Sometimes we can’t help but be equipped a certain way, because of who we are and what we do.  For example, I am a writer, so odds are I’ll have loads of pens and at least one notebook on me.  One of my friends, who is a child minder, always has plasters and formula in her handbag.  A friend of mine who works with animals always has hand sanitiser and antihistamines with him.  Where we go and what we get up to dictates how prepared we are for daily life, and to a certain extent this is true of our personal lives, too.

Where you’ve been in life prepares you for emotional situations.  Just as the sensible girl takes a pair of flat shoes along on a night out because she knows that her stilettos will fail her, people who’ve had their hearts broken a few times tend to equip themselves with caution when entering a new relationship.  If you have been brought up to be emotionally expressive then you will be well-equipped to offer someone support and a hug when they are sad.  If you have ever embarrassed yourself on national television, you will be perfectly able to comfort your child if they mess up a line in their school play.  That’s a bit of an extreme example, but you know what I mean: what happens to us equips us.

We have to learn to be Boy Scouts about bad stuff that happens: think of each experience as a badge you’ve earned, which equips you to deal with similar situations next time, and to help other people going through the same thing.  Be prepared.

On that note, I’m off to buy some wellies for a camping trip this weekend.  Have a glorious Monday.

Staying Alive

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Hello there, you valuable member of society!  How’s it going?

Yesterday was my first in a two-day training course in paediatric first aid (or PFA for those in the know, darling).  It’s a strange experience, because it combines something incredibly important and worth knowing (i.e. how to save a life.  Thank you, The Fray) with something quite amusing: twelve strangers in a room spending all day pretending to resuscitate the world’s creepiest doll.

First aid is truly vital, and ordinary members of the public save lives all the time by knowing its procedures.  I am truly grateful to have this opportunity to learn more about it, and I only hope that if I am ever in a situation where I need to use my newly-found skills, I will be able to stay calm enough to remember what the heck I’m supposed to do.  Having said that, yesterday’s training gave me several moments of amusement, and I would like to share a few of them with you.

Firstly, the trainer was a lovely woman who was clearly very passionate about her work, but she was also pretty odd.  For example, she was explaining the importance of sensory perception when approaching a patient: “what can you see?  Blood, perhaps?  What can you hear?  Is their breathing a bit shallow or too quick?  What can you smell?  Maybe they’ve been sick.  What can you feel?  Are there any swellings or possible broken bones?”  All very sane and sensible advice, you might think.  Absolutely.  But the poor woman ruined her point by adding in the serious, long-suffering tones of someone who has genuinely had to deal with this scenario before, “Not taste, though.  That’s the only sense you mustn’t use.  Never taste your patient.”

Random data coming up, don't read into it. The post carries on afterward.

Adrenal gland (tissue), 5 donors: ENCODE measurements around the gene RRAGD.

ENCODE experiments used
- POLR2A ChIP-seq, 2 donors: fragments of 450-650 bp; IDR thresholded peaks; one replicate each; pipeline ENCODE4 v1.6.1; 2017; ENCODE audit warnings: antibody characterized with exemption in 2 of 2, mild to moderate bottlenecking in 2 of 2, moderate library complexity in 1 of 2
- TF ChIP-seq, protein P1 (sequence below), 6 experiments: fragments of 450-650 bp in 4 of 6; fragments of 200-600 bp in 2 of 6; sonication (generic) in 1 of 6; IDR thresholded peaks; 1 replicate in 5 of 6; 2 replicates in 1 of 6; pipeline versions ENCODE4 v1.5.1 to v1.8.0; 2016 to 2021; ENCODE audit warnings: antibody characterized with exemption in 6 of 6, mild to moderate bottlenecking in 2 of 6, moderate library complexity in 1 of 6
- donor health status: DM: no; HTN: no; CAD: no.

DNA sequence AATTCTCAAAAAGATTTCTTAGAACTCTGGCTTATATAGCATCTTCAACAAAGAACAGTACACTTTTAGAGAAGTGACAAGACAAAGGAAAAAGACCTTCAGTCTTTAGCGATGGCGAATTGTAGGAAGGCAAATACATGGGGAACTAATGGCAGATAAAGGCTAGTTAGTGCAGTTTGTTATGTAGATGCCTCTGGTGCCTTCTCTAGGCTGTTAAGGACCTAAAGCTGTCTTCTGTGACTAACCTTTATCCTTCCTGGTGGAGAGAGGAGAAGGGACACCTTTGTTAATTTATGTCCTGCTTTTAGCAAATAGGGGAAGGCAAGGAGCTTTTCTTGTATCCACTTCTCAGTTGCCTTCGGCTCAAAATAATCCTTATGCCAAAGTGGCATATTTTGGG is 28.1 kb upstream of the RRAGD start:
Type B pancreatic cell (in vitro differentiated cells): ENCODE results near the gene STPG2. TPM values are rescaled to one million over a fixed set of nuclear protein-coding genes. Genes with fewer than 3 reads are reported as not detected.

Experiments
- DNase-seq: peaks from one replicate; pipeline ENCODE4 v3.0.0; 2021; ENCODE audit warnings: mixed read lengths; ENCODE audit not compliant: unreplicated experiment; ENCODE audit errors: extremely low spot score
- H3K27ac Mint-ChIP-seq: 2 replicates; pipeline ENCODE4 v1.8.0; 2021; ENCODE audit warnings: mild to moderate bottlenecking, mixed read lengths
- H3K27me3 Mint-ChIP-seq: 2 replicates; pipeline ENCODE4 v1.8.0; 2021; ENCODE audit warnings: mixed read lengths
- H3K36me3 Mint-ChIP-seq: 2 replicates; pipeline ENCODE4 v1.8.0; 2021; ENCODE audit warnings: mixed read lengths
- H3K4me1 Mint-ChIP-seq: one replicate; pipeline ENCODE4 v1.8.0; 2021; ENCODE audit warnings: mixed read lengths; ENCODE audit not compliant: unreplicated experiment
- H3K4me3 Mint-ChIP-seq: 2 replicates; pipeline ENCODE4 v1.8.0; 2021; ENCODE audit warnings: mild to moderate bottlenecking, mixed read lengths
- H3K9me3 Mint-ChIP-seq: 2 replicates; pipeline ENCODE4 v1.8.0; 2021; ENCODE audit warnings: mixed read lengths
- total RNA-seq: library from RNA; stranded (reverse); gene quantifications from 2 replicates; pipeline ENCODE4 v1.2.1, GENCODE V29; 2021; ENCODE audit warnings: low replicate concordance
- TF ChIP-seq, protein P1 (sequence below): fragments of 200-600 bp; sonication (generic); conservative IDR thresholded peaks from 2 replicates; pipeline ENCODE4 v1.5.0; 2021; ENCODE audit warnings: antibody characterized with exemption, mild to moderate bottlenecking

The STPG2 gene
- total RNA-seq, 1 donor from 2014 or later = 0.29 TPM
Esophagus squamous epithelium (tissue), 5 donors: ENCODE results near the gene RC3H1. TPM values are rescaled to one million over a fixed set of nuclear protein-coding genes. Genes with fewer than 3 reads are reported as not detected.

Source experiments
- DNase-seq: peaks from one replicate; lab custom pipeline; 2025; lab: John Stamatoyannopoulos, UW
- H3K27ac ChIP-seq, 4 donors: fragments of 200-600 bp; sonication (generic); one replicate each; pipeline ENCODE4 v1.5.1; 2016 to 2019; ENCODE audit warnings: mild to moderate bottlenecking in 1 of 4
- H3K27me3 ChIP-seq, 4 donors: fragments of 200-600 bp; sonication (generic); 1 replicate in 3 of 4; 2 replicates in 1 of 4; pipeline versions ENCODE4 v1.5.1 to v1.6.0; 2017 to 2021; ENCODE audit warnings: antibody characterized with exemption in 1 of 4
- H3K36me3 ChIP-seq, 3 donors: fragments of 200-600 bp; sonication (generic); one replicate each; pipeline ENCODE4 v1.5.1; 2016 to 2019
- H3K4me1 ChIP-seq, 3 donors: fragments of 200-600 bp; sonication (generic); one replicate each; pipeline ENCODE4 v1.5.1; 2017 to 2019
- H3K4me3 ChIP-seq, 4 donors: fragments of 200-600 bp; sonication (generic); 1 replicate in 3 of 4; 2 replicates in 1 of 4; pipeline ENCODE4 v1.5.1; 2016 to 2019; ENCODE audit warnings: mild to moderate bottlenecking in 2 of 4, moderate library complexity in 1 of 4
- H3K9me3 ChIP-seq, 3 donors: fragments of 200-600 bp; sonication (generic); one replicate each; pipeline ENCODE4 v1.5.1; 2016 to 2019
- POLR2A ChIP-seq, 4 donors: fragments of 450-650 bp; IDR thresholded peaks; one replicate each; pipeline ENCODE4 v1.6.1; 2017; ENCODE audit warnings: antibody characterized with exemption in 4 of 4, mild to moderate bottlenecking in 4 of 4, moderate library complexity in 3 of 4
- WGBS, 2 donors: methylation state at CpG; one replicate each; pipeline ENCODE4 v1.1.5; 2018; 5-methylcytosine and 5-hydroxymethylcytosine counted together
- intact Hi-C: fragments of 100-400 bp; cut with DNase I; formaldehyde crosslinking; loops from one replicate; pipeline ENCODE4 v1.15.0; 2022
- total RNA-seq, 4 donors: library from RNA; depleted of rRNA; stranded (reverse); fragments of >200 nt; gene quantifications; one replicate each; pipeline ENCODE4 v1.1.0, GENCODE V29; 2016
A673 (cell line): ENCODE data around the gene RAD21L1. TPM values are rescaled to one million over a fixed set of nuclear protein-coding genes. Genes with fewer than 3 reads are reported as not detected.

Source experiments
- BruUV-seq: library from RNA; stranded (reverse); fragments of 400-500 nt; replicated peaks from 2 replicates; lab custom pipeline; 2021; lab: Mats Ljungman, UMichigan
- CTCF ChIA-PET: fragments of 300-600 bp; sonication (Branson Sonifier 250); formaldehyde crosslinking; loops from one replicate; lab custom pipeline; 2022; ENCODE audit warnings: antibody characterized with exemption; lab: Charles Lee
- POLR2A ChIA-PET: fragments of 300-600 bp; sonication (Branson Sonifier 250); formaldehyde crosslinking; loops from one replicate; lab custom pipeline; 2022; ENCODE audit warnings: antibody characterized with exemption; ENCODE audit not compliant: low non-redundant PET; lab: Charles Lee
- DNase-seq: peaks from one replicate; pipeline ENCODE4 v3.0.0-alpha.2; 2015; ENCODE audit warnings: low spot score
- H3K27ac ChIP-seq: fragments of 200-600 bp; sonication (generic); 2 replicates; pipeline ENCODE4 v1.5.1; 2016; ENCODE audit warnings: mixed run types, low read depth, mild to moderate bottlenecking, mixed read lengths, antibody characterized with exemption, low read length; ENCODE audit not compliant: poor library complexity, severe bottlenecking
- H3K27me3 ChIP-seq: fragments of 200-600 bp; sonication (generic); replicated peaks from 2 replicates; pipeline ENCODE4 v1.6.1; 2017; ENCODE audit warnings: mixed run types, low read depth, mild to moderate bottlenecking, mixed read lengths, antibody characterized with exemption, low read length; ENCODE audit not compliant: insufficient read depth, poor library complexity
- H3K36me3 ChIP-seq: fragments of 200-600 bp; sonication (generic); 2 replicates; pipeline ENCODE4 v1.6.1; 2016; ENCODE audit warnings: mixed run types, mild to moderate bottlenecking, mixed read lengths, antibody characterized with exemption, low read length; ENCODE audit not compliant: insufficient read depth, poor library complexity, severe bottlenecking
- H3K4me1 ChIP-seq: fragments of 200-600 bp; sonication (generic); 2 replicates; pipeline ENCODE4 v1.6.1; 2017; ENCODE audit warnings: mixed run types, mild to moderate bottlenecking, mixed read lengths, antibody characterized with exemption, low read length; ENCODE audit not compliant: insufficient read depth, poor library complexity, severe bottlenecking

Secondly, as you may already know, current thinking on CPR is that you should give thirty chest compressions followed by two rescue breaths, and the compressions should be in a tempo of 100-120 compressions per minute.  Roughly speaking, this is a similar tempo to the Bee Gee’s hit Stayin’ Alive, which is a bit tongue in cheek, but makes it pretty memorable.  The only problem with this handy hint was that every single person in yesterday’s training session almost failed the CPR section, purely because we kept humming the song to ourselves and losing count of how many compressions we’d done.

Last but by no means least, our trainer was also one of those people who has some verbal peculiarities.  Some of them are the kind that would usually drive me up the wall, such as saying “pacific” when she meant “specific”.  However, there was one oddity that endeared her to me forever: when lecturing us on the importance of abdominal thrusts (also known as the Heimlich Manoeuvre),  she kept referring to them as “abominable thrusts”.  I am ashamed to say that I had to excuse myself more than once to go and have a giggle in the corridor.

So, having unsuccessfully reassured you that I’m mature enough to save lives, I will go back for a second day of training and hope for better things.  You have yourself a merry little Wednesday.

Commute Like A Champion

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Good morning, dear reader.  How are you?

If you are a London-based commuter my heart goes out to you on this, the first full day of the tube strikes.  What a nightmare.  During the last strike it took me three hours on loads of horrible buses to do a forty minute journey.  In hindsight, I wish I’d just hired a Segway and had a bit of fun getting to work.